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Lok Sabha polls 2019: Will Mumbai do better than its best?

While Election Commission officials are creating awareness, high temperature and long weekend may discourage people

lok sabha elections Updated: Apr 29, 2019 08:00 IST
Naresh Kamath
Naresh Kamath
Hindustan Times
Mumbai,Lok Sabha polls,2019 election
Election officials at a distribution centre, a day ahead of the Lok Sabha elections, at Dadar in Mumbai on Sunday. (Kunal Patil/HT Photo)

Will the city and Mumbai Metropolitan Region (MMR) be able maintain its 2014 voting percentage in this Lok Sabha polls?

Both the island city and the suburbs, although infamous for low percentage of voting, had witnessed an increase of 10% in the turnout last time, thanks to the Modi wave. In the 2014 elections, Mumbai’s voting percentage was 52.66%, higher than 41.40% in 2009.

However, with no visible wave in sight, coupled with high temperature and lower enthusiasm among electorate, and extended weekend, there is uncertainty over the turnout. As part of its efforts, the state election machinery has released a series of advertisements and appeals, urging people to come out and exercise their franchise. Ashwini Kumar, state chief electoral officer, said, “Low percentage has always been a matter of concern. It has been observed that there is poor voting in urban areas compared to rural areas. However, this needs to change this time. Mumbai is the commercial capital of India. We have created an environment, so voters can vote without fear.”

Milind Mhaske, director, non-government organisation Praja Foundation, said there won’t be a significant decrease in voting percentage. “There will be some reduction, considering the lack of enthusiasm or long holiday, but it will not be very significant,” said Mhaske.

Unlike 2014, there are not many deletions this time. The focus was on addition of new voters. Traders, who were hardcore Modi supporters, are a little less enthusiastic this time. According to the president of a leading traders’ association, there is no visible enthusiasm among traders. “Our trade suffered badly in the past five years and still continues to languish. We have always been BJP supporters and see no alternative to Modi. However, we may not throng the polling booths with our families, unlike last time,” he said.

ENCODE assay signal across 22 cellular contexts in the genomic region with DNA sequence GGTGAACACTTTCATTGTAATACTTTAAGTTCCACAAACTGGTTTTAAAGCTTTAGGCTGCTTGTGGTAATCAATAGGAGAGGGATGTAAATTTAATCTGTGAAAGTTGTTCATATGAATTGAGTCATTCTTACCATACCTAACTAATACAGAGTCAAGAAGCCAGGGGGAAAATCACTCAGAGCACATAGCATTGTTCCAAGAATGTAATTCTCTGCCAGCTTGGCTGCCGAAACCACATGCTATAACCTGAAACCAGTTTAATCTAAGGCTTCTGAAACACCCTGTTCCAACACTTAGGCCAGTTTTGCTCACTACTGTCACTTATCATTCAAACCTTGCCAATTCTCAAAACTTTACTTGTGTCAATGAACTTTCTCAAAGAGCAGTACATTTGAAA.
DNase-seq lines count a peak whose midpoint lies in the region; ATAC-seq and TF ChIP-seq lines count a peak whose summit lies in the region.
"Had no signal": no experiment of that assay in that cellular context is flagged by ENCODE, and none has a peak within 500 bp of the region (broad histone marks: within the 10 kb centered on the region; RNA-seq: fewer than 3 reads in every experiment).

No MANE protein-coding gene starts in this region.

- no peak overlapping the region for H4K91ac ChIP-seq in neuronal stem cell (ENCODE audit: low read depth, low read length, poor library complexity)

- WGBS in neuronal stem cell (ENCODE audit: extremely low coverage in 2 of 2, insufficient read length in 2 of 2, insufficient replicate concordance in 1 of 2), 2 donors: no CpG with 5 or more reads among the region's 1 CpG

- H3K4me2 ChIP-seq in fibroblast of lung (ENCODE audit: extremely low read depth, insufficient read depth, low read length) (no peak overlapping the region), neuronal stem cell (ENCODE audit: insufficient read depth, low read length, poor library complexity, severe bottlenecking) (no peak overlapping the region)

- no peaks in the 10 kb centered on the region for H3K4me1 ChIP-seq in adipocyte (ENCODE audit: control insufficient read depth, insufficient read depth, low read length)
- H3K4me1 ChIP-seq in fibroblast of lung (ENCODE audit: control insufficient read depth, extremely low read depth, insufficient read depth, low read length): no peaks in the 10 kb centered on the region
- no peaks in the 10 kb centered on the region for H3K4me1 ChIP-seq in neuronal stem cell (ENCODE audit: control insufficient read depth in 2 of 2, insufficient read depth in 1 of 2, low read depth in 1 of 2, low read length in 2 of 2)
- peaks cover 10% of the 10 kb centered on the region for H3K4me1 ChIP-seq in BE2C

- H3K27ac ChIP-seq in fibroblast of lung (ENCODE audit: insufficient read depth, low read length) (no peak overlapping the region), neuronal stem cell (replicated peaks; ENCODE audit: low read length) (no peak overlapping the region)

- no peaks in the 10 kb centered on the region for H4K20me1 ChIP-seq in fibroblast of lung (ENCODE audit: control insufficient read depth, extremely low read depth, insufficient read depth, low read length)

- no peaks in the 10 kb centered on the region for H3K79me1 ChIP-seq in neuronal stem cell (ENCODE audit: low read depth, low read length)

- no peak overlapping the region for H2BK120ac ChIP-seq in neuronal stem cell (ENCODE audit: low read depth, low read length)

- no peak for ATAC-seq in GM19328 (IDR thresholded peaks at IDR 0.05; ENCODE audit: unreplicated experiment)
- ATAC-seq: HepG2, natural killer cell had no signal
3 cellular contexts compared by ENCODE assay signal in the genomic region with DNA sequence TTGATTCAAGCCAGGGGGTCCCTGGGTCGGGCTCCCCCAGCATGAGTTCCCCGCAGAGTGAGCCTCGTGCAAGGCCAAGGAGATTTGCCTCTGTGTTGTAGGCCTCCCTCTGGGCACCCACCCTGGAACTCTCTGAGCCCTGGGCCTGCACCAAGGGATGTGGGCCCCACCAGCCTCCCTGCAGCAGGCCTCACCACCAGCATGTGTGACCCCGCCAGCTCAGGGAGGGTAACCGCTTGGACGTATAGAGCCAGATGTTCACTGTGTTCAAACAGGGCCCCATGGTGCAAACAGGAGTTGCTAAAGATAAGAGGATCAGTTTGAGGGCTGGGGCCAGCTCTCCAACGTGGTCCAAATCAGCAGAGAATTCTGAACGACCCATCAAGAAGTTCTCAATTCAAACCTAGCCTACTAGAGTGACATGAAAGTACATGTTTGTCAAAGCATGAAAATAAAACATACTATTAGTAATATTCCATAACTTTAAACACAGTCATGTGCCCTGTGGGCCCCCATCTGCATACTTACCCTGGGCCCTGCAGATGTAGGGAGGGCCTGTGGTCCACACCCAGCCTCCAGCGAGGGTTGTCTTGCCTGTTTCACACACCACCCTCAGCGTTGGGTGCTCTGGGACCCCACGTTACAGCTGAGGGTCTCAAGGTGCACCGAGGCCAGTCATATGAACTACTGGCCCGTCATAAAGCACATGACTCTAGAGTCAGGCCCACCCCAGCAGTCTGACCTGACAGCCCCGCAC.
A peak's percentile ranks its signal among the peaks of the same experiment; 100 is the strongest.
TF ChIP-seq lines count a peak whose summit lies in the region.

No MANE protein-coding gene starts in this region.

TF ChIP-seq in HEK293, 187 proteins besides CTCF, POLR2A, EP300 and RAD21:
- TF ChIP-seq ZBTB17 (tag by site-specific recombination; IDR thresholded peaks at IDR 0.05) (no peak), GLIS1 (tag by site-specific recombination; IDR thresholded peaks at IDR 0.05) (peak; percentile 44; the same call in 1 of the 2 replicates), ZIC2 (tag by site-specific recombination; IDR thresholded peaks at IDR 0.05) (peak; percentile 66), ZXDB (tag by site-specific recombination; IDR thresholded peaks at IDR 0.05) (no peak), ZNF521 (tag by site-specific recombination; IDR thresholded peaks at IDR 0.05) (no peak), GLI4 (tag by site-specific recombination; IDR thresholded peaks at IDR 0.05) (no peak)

Political analyst Pratap Asbe said, “In 2014, we saw people debating about elections. There was a huge number of floating voters who cast their ballot.”

As establishments have declared a holiday for voting on Monday and Wednesday (May 1) being a public holiday, officegoers have the option of a five-day weekend, if they opt for leave on Tuesday.

Vile Parle resident Ramesh Chheda, who has gone to Goa for the holidays, said, “The whole day we were bombarded with advertisements of political parties on TV and radios. There is hardly any choice for us.”

Chembur-based ALMs have started a WhatsApp campaign, where they have asked their members to ensure every voter in their building exercises his franchise. “Our volunteer will visit each apartment in his building in the afternoon and ask those who have not voted to cast their ballot,” said Rajkumar Sharma, the president of the federation of these 40 ALMs.

The Khar Residents’ Association (KRA) will put up laptops in their library, to guide people to the voting booth. “The association will have 50 students going to each building, requesting people to vote. Approximately 70 volunteers will help the old reach the booths,” said Anandini Thakoor, managing trustee, KRA.

First Published: Apr 29, 2019 01:25 IST

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